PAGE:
One of the things we love the most about our shop is working with creative locals and sharing their wares.  We sat down for a cuppa and a chin wag to talk clay with some of our favourite local makers.

Kate McNamara @claydates  / Esther Shelley @esthershelley / Madhavi Muncie @mudhavi /  Haylie Nowicki @slow_down_ceramics 

The mood was relaxed and warm as these four creatives shared their secrets and spoke about clay, being in flow and turning passions in to their real jobs.

It was like sitting in a circle of old friends,  even though they had only met minutes before ... that's the loveliest thing about shared passions and real talk. 

 

When asked why and how they put hands to clay originally, they each had their different reasons ... creative break from the mum job, experimentation, cathartic release and a family trade.  When asked if they loved their time with clay hands, each of them were brimming ear to ear and overflowing with love and excitement. There is no doubt this ancient art form shares a sense of peace with those who play with it and reminds us to be in the moment.

Each ceramicist has their forte and favourite methods ...

Kate aka Clay dates is a hand builder through and through.  She pinches pots, coils and occasionally slab rolls.  Preferring to use mainly underglazes for graphic details and embracing the perfectly imperfect.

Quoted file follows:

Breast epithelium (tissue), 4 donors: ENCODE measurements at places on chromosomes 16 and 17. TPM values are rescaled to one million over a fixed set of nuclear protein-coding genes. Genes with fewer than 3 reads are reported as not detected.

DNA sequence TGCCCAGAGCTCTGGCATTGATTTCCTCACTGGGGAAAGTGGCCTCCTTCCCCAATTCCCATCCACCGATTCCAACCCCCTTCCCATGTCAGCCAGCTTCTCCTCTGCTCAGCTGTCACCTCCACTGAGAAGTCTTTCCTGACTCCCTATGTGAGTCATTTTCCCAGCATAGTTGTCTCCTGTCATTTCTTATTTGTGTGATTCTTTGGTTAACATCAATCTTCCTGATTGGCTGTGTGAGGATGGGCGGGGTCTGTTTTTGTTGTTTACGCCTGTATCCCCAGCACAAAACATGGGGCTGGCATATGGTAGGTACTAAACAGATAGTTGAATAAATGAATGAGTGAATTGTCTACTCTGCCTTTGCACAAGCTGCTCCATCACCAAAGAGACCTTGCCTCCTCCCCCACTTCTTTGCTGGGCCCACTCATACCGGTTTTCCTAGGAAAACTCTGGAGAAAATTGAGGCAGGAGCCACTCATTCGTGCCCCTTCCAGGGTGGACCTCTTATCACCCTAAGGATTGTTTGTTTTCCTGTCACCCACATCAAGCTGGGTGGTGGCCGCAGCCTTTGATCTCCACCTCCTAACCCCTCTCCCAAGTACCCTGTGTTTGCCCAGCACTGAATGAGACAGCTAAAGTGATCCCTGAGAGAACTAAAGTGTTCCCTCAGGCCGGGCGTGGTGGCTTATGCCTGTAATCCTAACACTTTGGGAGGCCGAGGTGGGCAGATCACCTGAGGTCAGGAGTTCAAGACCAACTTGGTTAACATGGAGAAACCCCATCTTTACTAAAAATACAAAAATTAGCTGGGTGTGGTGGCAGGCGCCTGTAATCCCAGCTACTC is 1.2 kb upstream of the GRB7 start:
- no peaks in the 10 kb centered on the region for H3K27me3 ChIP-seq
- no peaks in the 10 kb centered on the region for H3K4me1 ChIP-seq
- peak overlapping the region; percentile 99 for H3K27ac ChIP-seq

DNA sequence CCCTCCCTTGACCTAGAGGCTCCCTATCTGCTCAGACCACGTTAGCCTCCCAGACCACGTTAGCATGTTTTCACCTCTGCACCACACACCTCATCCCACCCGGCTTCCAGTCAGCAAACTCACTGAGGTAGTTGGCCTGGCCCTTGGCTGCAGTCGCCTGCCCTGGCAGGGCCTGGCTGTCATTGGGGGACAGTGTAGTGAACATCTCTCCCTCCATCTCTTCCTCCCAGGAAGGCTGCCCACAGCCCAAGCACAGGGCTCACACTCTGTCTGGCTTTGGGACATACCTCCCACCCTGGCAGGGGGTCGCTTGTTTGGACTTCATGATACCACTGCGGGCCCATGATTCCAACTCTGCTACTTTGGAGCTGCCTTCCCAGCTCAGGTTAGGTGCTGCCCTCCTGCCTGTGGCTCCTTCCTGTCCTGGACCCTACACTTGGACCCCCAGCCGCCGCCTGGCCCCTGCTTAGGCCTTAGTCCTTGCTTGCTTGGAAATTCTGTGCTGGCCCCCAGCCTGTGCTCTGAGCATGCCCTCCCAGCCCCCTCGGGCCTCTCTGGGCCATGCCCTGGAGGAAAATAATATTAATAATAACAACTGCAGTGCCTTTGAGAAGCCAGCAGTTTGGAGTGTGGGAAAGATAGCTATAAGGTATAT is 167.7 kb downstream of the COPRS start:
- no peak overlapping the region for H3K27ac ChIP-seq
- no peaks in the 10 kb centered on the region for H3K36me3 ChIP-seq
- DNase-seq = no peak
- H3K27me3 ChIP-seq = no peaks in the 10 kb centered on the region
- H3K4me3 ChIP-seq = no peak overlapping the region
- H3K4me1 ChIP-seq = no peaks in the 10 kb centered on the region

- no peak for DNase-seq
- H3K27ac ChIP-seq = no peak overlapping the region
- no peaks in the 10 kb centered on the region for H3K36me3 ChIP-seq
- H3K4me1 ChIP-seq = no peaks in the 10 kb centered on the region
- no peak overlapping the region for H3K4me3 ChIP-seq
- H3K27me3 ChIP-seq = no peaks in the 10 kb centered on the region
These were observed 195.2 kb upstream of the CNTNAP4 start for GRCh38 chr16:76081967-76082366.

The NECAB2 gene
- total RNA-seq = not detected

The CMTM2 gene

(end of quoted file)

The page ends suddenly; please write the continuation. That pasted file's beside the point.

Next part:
Esther Shelley has mastered the art of slip casting and making perfectly measured functional porcelain keep cups and her very own glazes.

 

Madhavi Munice aka Mudhavi ceramics is a wheel master who is known for her etched details and her pretty neutral and white palate.

 

Haylie of Slow Down Ceramics has dabbled with all methods but makes her vases using coiling.  She creates big surfaces to which she hand paints beautifully detailed nude ladies.

 

One thing really stands out when chatting with these creatives ... they are all chuffed with their ceramic journey.  Always learning and growing while mastering their craft - one piece at a time.

When asked on tips for beginners, the group collective view was to start where you are and use what you have.

  • Don’t be shy to ask questions and do plenty of research.
  • Grab a slab of clay, watch some youtube tutorials,  get your hands dirty and start hand building.
  • Do some research to find a local ceramic supply shop and kiln facilities.
  • You will be surprised how happy people are to share tips of the trade.
  • If you are really serious and want to wheel throw, then find your nearest Potters Association or local clay schools.  They are popping up everywhere these days now that all things clay are back with a force.

We love clay and we especially love our makers.

 

Wabi sabi baby 

x

Words by Twahn McMahon.  Images by Sabine Bannard.